Another weekend round-up

// 1 November 2008

Mercy Wanjiku has had her ‘removal’ date postponed after a last minute intervention – see womensgrid for more.

You may remember Northern Irish MP Iris Robinson, who made some vile homophobic comments earlier this year. Her husband and Northern Ireland’s first premier, Peter Robinson has publically stated that he agrees with his wife, that homosexuality is an “abomination”.

A woman in the US is suing a hairdresser, after she went to get her hair dyed and was told “We don’t do African-American hair.” Renee at Womanist Musing points out:

Why should she not have been able to walk into a hair salon and expect them to be able to cater to her needs. Hair care is one of the few industries that continues to be divided by race. One look at the magazines in the waiting area will let you know if you are in the right place or not.

This continues largely because black hair is deemed to difficult to deal with. Somehow the white hairdressers cannot be proficiently trained to deal with the high maintenance needs of a black woman….oh no their delicate hands can only deal with the silky locks of white people. In all of the years I have been going to salons, I have only ever been to one that catered to both white and black women alike.

Finn Mackay from London Feminist Network was on Radio 4 talking about her time at Menwith Hill Women’s Peace Camp – you can listen again, but only for about a week.

James Bond – aka “the pro-imperialist misogynist thug” – should be retired, argues Harpymarx.

While comments are still going strong on Laura’s post on PETA’s sexist tactics, here’s the animal rights group getting it right for once. Joan Jett! All those guitars!

Order a FREE ‘Vegetarian Starter Kit’ at

(Via AfterEllen)

Laura Kidd reminisces about the ’90s band Bis, in particular her feminist song “I’m a slut”.

At the Guardian, Stewart Dakers doesn’t appear to know the difference between “masculinity (traditional concepts thereof)” and “men”.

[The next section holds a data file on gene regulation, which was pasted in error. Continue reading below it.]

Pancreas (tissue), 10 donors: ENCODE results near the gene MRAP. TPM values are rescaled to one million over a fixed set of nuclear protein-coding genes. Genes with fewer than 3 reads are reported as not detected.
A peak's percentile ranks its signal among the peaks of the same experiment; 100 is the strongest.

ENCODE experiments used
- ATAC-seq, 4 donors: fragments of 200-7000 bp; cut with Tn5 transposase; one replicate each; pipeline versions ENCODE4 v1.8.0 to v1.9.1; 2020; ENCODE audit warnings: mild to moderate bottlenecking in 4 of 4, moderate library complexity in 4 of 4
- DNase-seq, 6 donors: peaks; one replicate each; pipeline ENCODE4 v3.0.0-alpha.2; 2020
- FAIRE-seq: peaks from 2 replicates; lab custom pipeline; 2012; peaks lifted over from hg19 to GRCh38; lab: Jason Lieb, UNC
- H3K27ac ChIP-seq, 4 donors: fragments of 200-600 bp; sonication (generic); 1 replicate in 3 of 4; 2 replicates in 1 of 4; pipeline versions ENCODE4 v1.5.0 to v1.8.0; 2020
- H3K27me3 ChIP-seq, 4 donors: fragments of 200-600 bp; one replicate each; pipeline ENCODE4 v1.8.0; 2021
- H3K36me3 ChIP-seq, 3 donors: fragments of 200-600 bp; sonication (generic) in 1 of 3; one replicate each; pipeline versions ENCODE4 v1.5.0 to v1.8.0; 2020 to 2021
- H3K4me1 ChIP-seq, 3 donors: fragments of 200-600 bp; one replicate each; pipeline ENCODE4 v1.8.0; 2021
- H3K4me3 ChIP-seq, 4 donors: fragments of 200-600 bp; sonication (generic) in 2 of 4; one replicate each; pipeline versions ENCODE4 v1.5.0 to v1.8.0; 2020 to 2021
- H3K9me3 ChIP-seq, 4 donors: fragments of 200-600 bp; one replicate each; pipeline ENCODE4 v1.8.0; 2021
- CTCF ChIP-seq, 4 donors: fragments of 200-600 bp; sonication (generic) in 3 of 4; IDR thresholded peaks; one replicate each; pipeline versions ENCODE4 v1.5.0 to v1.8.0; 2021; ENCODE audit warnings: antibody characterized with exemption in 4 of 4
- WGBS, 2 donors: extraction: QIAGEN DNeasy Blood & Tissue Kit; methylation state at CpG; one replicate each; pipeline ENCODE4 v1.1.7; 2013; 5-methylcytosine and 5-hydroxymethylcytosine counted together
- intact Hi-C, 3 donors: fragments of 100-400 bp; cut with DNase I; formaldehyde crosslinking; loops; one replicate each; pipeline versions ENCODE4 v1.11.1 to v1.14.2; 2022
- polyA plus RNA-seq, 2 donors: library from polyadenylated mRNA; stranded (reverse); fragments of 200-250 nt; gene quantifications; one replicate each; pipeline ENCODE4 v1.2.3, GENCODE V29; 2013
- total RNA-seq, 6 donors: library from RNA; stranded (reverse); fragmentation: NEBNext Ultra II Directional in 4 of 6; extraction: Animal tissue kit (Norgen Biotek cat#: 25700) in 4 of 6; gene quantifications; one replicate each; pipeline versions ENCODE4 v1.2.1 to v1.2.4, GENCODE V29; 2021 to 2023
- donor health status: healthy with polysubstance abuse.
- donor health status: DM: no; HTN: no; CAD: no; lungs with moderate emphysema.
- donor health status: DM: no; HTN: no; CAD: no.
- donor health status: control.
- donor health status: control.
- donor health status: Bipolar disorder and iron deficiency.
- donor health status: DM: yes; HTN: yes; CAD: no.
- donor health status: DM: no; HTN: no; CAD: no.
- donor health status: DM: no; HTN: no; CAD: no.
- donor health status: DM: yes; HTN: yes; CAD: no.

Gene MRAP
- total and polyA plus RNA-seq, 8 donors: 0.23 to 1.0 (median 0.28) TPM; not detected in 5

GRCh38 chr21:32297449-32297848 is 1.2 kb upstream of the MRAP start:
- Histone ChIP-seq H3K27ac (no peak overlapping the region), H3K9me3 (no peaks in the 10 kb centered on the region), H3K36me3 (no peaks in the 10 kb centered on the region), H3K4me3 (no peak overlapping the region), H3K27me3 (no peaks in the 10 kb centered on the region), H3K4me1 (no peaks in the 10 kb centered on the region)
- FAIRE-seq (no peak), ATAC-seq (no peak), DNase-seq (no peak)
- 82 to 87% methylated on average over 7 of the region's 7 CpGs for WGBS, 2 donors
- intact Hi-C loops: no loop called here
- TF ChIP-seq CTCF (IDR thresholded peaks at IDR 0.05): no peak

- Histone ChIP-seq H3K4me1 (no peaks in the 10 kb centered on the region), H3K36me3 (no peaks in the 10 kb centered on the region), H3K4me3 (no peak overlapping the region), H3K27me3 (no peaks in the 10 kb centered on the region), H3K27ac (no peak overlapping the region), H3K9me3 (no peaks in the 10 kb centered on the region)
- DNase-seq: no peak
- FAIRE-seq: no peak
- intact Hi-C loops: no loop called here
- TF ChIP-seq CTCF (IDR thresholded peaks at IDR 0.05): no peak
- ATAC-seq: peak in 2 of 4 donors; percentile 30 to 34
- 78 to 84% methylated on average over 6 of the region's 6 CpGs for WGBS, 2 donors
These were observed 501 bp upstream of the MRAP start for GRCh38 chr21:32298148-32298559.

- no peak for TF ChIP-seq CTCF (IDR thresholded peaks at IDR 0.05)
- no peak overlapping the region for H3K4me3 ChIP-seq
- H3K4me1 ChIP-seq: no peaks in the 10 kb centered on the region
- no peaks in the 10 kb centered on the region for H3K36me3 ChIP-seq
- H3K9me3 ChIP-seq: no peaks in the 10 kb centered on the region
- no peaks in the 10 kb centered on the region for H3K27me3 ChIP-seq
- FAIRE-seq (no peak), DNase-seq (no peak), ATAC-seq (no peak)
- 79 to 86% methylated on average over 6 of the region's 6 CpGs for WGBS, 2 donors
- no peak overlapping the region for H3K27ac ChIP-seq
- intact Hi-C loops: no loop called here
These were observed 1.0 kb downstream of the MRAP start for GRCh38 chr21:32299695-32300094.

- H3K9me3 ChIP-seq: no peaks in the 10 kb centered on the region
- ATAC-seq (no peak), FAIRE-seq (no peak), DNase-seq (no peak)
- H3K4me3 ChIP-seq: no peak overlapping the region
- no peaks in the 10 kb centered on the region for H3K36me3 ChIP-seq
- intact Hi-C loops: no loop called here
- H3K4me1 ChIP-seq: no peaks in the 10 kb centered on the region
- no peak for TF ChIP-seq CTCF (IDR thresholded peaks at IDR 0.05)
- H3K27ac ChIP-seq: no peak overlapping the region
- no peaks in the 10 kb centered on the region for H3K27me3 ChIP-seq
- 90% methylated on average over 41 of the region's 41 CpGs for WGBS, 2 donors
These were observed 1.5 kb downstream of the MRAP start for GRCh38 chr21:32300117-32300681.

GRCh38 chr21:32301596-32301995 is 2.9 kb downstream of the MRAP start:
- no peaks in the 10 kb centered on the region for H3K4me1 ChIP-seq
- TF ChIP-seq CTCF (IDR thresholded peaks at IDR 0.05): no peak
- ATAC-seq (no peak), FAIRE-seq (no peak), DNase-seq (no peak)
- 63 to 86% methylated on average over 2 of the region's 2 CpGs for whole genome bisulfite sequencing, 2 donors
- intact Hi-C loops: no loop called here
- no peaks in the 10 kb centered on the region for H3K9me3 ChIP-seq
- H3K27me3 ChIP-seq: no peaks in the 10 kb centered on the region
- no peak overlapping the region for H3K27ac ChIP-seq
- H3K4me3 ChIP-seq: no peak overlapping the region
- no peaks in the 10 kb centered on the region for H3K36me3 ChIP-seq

US women are paying more than men for the same health insurance! Pink Scare breaks it down.

Comments From You

Lauren O // Posted 2 November 2008 at 7:14 am

Good job giving credit where credit is due re: PETA. They do so much vile stuff that it’s easy to write them off, and it’s really admirable that you have the maturity not to. This ad probably wouldn’t have come to my attention otherwise. In the future, when I’m writing angry emails to PETA for the umpteenth time about some stupid thing they’ve done, I’ll tell them to do more ads like this. Maybe they’ll be more likely to listen to me if I can point to things they’ve done that I thought were effective.

BrixtonWoman // Posted 2 November 2008 at 5:31 pm

Er, black and white people’s hair *are* different.

I’m white; I live in Brixton and most of the hairdressers around me cater to black people. So I just don’t go there. I wouldn’t be offended if they said they didn’t do ‘white’ hair, I’d take that as a fact, annoying as it may be. I’m also a size 4 shoe and some salons won’t do my toenails as they are too small. And? No point getting huffy about it.

And no-one is saying all white people have ‘silky’ hair – I certainly don’t, it’s thick and insanely frizzy.

Like any trade, you are either trained in the specifics of a certain minority requirement, or not.

Maybe all hairdressers should be trained in both white and black hair. Why not suggest solutions like that, instead of whingeing on a blog?

Kath // Posted 2 November 2008 at 9:37 pm

Talking about credit where it’s due, Stewart Dakers article is spot on apart from the last sentence (and the headline, which wouldn’t have been written by him) :)

Jess McCabe // Posted 2 November 2008 at 10:32 pm

“Why not suggest solutions like that, instead of whingeing on a blog? ”

That is what Renee suggests! “Whinging on a blog” seems needlessly negative. Isn’t blogging a valid means to express our views and call for change?

Tony Moll // Posted 3 November 2008 at 6:41 am

I’m black. I know my hair different from white and Asian hair. I go to a barber that does my type of hair, they are mostly black.

It’s embarassing the way people maufuacture reasons to be offended.

Anne Onne // Posted 3 November 2008 at 1:16 pm

BerixtonWoman, whingeing on a blog is not incompatible with causing actual change. It lets other people know what is going on, why it may not be acceptable, and what experiences people have. It’s a very important part of getting change to happen, and making people aware of issues.